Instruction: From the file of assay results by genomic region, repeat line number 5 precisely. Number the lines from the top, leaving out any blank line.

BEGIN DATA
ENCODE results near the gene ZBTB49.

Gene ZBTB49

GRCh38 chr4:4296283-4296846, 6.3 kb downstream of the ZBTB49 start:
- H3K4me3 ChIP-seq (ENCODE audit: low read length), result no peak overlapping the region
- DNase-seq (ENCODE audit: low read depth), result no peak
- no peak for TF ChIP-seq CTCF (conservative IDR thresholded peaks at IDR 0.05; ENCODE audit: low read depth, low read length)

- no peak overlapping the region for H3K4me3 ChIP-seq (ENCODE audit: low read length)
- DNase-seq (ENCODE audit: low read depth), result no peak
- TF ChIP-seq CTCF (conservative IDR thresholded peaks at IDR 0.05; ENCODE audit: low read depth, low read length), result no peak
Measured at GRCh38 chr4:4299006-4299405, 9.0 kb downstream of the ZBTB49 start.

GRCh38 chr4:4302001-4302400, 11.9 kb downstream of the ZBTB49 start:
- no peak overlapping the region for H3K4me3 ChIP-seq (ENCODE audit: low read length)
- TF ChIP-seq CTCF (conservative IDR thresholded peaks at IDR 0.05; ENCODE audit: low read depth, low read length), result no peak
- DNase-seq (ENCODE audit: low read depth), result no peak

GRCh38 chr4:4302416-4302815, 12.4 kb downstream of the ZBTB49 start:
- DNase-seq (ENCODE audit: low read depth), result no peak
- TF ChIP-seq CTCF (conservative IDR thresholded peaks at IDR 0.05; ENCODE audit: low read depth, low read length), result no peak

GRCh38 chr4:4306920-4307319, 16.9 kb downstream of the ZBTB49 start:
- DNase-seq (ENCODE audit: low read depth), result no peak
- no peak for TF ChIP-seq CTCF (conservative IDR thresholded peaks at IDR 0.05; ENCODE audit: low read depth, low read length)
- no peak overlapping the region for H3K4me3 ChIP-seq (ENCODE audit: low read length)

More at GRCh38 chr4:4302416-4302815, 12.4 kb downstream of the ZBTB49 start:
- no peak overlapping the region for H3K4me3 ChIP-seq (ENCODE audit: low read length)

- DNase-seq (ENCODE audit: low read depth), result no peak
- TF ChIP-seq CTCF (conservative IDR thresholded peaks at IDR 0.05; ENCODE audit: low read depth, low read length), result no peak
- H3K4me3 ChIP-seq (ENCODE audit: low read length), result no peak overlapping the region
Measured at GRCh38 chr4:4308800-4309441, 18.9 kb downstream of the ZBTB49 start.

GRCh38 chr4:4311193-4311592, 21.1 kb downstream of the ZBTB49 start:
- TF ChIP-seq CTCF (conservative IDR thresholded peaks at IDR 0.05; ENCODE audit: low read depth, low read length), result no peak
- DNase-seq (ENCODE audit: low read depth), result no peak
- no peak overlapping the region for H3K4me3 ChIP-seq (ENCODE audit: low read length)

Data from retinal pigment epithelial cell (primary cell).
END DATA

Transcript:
- DNase-seq (ENCODE audit: low read depth), result no peak